Renate Engelbrecht
Content producer
3 minute read
26 Apr 2022
1:15 pm

Margit Meyer-Rödenbeck brings ‘Liewe Heksie’ back to life

Renate Engelbrecht

The famous ‘Dowwe Dolla’ has now been replaced with an old-time favourite, luring nostalgic parents and curious toddlers to theatres nationwide.

Margit Meyer-Rödenbeck as 'Liewe Heksie'. Image: Instagram

Entertainer, Margit Mayer-Rödenbeck is certainly not one to sit on her laurels. It was during the Covid-19 lockdown that The Citizen reported about her decision to retire from her all-consuming, comic role as Dowwe Dolla.

Now, she has swapped her bright red lollipops for the broom of many parents’ favourite childhood character, Liewe Heksie.

Yes, Heksie’s broom has been dusted off and Margit and her fellow actor, Deon van Zyl are touring across the country with the famous children’s production once again.

Deon van Zyl plays three roles in the production: Karel Kat, Koning Rosekrans and the yellow witch (Geel Heks).

“Dolla was a large part of my life for a very long time. She was good for me in many ways. I got a platform from which I could do satire, to think critically and she gave me a long career. Still, there is a time for come and go,” Margit Meyer-Rödenbeck says.

Margit told Maroela Media that it is fun to tour again, especially with a children’s production, which is creating a lot of dialogue nationwide.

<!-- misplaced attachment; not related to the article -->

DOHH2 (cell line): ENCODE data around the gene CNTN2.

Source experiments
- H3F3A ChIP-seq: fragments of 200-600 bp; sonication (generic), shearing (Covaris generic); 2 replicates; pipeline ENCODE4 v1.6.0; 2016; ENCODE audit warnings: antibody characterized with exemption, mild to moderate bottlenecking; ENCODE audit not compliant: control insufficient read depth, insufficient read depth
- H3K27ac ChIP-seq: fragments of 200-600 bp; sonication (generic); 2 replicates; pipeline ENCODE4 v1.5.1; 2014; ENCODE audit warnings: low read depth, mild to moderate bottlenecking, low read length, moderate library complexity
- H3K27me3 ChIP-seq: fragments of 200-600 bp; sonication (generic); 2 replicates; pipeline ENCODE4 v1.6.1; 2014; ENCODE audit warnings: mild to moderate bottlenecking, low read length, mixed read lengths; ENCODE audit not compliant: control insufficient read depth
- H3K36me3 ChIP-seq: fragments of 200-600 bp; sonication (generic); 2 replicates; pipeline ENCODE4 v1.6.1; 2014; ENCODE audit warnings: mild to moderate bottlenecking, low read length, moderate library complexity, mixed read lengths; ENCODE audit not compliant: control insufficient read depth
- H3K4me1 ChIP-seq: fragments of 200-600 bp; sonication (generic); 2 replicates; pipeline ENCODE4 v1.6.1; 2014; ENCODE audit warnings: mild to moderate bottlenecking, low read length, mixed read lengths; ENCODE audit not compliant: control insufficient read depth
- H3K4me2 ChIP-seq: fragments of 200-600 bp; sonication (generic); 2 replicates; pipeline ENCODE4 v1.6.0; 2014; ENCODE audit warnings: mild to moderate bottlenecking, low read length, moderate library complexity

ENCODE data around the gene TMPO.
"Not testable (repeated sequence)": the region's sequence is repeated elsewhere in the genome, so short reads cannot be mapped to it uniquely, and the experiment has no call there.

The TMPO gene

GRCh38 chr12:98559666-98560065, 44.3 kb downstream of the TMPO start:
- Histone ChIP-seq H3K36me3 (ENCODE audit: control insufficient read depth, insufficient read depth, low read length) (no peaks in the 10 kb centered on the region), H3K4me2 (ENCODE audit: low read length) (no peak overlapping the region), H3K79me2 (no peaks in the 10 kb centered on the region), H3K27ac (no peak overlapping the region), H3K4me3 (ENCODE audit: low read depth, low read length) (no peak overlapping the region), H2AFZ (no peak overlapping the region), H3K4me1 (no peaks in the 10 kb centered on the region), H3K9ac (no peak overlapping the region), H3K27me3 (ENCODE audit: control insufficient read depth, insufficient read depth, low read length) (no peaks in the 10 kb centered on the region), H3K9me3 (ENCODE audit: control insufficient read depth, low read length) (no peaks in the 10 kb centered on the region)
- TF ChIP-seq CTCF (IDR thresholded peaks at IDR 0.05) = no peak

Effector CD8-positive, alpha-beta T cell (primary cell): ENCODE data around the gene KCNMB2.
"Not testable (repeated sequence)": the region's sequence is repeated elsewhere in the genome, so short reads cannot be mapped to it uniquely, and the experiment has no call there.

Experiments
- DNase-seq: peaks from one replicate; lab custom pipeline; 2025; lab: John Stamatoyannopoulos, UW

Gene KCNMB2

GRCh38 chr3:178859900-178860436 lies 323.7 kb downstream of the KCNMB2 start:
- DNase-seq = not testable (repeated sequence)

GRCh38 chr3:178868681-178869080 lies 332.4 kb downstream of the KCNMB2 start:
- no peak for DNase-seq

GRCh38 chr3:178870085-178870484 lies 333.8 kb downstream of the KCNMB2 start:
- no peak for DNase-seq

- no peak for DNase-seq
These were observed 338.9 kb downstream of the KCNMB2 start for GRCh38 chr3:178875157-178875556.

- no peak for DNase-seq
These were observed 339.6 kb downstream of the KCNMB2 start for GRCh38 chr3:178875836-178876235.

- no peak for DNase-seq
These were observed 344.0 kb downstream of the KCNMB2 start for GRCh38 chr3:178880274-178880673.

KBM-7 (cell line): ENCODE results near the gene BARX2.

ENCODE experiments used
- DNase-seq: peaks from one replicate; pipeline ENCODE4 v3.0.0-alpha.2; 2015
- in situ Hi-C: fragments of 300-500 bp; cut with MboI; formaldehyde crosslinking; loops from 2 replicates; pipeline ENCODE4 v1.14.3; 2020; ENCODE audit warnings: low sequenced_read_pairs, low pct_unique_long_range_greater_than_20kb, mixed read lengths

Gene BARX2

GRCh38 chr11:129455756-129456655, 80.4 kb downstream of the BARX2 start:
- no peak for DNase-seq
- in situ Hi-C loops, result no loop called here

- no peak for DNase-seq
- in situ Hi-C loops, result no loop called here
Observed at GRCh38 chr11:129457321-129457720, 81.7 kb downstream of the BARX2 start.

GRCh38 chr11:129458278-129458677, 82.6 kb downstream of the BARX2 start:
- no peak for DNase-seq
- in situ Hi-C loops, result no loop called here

They did the same production ten years ago and Liewe Heksie had initially been part of Margit’s life almost just as long as Dowwe Dolla was.

Years later, Liewe Heksie is just as relevant on television, on stage and in books and the production, Liewe Heksie en die Rolskaatse has recently even won a KANNA Award for Best Children’s Production.

Margit has a special place in her heart for the character of Liewe Heksie. “Verna Vels created a jewel of a character,” she says.

“Not just Heksie, other characters too.” Margit says Vels was ahead of her time and absolutely hit the nail on the head with the story of Liewe Heksie. “Heksie is humoristic. Her forgetfulness makes others love her and makes her human. Children can identify with that.”

In fact, Margit says adults often take part in the interactive parts of the production with as much enthusiasm as the children.  

According to Margit, the children watching the production often guide the flow and direction of the story.

She told Maroela Media that when you do children’s theatre, you shouldn’t underestimate the children in the audience.

“The child must feel as if he is part of the performance. Then, of course, the good must always triumph over the bad, because that is the lesson we are teaching them.”

If you grew up with Liewe Heksie on your tellie and want to share the memories and lessons with your kids, you can bump into the friendly witch from Blommeland on roller-skates at various theatres across the country over the next couple of months, including:

28 May: Atterbury Theatre, Pretoria

29 May: Ettienne Rousseau Theatre, Sasolburg

11, 16 and 18 June: Die Boer Restaurant-Theatre, Durbanville